i do want to encourage you to keep pressing to hopefully find a med/ treatment combo that perhaps works a bit better for you than the balancing act you're currently trying to work with. there is definitely something to the fact that many folks with dysautonomia do better taking smaller doses of more than one med than a higher dose of any one med, and that in many cases the two meds may involve what is at least partially a push-pull &/or balancing act of some type similar to your description of the the serotonin balancing act you (& your meds) may be trying to achieve. but the way in which you are stopping & starting some of your meds is something that may be hurting more than helping you physiologically in the long run. on one hand i commend you for the amount of effort you're currently putting into trying to control your symptoms as much as possible; the delicate back & forth you describe is testament to how much you're willing to put toward trying to feel better. and yet - as others have mentioned - i can't help but think that there's some combo out there that could give you at least a bit better stability than what you have at the moment; while dysautonomia is in many ways known for its ups & downs & its lack of stability/ continuity, some of the meds that you mention starting & stopping simply aren't intended to be taken in that way and, as such, i can't help but think that they may be contributing to your difficulties at least as much as - if not more than - they might be helping. i don't at all doubt the way you've figured out their starts & stops & the corresponding effect(s) on your signs & symptoms that you've experienced but some of the meds may be contributing less obvious effects that are more long-acting & which may be adding to the continuous back & forth cycle that you're doing your best to balance. bottom line - and lots of ramblings later - to say that i hope and firmly believe that if you keep searching & pushing & trying you'll find a combo that's works at least a bit better for you moving forward. not necessarily some magic pill &/or mix that has you in perfect health (though i'm sure you'd take that too!) but something that at least offers a bit less of the back & forth balancing act.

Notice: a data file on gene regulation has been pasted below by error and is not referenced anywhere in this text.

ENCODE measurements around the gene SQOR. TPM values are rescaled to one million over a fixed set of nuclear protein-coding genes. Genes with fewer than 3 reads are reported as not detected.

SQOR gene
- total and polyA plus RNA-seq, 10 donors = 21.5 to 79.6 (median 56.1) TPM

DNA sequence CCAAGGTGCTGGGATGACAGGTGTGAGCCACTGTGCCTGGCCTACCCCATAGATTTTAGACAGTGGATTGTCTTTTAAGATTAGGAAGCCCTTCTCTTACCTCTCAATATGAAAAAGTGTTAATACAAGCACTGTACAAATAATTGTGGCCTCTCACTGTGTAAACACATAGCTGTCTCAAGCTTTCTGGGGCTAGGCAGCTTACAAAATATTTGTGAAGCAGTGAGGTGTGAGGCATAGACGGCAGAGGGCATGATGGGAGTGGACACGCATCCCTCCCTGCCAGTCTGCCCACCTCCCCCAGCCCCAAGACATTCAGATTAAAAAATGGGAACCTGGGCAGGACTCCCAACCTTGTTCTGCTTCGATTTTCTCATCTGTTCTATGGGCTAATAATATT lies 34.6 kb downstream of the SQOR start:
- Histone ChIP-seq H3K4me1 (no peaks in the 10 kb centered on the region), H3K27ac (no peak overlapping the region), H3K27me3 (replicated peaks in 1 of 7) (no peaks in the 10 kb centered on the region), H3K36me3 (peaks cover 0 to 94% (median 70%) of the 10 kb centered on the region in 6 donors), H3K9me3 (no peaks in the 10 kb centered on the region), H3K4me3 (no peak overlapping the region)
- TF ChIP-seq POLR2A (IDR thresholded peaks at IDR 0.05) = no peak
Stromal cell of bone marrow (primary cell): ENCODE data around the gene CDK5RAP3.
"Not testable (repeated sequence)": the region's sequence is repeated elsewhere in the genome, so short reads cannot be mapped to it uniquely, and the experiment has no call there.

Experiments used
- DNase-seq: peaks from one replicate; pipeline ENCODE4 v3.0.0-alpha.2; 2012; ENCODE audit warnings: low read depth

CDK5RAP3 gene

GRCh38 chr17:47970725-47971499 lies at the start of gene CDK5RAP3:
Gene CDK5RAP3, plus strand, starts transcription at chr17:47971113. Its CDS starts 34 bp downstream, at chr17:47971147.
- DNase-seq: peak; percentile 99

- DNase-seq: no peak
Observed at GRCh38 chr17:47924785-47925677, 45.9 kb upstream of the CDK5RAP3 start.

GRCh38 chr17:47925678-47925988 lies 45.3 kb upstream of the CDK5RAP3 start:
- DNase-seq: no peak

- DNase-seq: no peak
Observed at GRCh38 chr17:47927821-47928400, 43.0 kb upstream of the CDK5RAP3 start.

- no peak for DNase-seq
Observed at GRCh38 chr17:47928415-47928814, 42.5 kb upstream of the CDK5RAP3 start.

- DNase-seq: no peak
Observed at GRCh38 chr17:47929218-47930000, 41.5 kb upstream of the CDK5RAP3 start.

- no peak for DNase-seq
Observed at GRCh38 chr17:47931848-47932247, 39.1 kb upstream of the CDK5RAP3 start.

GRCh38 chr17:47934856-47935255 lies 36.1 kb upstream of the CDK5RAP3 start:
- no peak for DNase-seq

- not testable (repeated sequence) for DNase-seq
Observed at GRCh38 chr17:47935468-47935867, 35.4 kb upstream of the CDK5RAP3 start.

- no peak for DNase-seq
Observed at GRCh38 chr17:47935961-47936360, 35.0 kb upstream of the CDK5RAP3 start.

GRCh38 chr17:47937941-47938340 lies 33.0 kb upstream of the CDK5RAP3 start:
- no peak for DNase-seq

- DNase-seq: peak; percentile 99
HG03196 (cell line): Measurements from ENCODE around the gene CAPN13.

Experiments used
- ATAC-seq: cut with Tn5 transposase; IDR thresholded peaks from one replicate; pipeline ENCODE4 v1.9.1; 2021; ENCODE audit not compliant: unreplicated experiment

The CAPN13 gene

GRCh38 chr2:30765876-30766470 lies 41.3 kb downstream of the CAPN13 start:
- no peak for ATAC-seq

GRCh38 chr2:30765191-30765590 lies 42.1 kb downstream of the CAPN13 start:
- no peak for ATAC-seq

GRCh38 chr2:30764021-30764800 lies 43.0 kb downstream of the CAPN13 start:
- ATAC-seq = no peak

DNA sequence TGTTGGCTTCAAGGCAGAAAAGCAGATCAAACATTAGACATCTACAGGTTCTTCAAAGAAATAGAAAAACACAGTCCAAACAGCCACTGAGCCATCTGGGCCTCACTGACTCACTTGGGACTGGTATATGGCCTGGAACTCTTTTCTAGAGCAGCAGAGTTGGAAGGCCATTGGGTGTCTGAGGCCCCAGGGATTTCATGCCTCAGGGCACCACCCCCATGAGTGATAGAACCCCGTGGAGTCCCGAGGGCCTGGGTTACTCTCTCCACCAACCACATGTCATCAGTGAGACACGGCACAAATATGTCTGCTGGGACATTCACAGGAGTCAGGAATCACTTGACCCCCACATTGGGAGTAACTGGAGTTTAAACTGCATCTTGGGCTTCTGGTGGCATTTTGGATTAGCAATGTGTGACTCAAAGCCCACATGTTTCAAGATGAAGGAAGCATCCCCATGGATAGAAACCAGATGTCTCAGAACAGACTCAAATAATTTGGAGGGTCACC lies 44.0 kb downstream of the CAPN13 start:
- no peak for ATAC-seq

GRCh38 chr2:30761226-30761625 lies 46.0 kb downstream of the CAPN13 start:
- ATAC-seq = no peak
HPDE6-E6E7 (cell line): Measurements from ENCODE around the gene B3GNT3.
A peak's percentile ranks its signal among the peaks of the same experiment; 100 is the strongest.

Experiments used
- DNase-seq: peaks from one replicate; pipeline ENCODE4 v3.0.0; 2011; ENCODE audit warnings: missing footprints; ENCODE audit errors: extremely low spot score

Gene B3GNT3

speaking of which do you have a decent doc that you're working with? one that is knowledgeable about or at least familiar with autonomic dysfunction? or barring that someone who is open & willing to learn? obviously you've had to have received a dx as well as meds from someone along the way but just wondering what degree of physician partnership & expertise you're currently working with?

along the lines of meds you have or have not already tried or considered, have you tried anything to specifically or directly address any of your GI issues? SSRIs have certainly helped others with GI issues but this doesn't generally involve having to start &/or stop them repeatedly. for better or worse i am very well acquainted with the world of GI motility meds so feel free to let me know if you have any questions in that realm.

i hope that the celexa info at least was/ is perhaps a bit helpful, though only in combination with info from others & elsewhere. and i hope that you do receive some helpful feedback from others as well.

okay...shutting up for the night. not sure how what i thought would be a short post turned into one of my books but certainly isn't the first time....


;) melissa

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Hi Rob,

May I ask if the zyprexa is for your OCD? I have never heard of antipsychotics being used for OCD or depression. I have really severe OCD and unfortunately don't tolerate meds, so just have to deal with it, but anti psychotics are a pretty major drug to be given for it. I took anafranil for a awhile, which was like a miracle drug for me, but it does cause increased heart rate so it didn't last.

When you talk about the empty feeling, is it like cold, or a fog, or you just feel like a robot emotion wise? Antipsychotics are notorious for causing people to just feel nothing and that's usually why there is such a high rate of non compliance.

Sorry to be so nosy, but I didn't see anything in the diagnoses you mentioned that require these type of drugs. However, if they work well for you otherwise, you might discuss an alternative dosing, say, taking one every other day or skipping every third day or what ever, with your doctor.

As far as SSRI's my son has been on about 4 different ones now, the only one he has ever had problems with was effexor. That was miserable for him. he's been on paxil, celexa, and is now on lexapro, which seems to be the best one so far for him. He weans off the old ones quickly while starting the new one.

They are all in the same class of drug, but for some reason, one just may work much better than another. I totally understand your reluctance to play with meds, I am so sensitive to everything, I am on pediatric doses of everything except potassium.

Soory if I sound like the spanish inquisition here, but as one OCD'er to another, the drugs you discuss were never in any conversations for it with me. morgan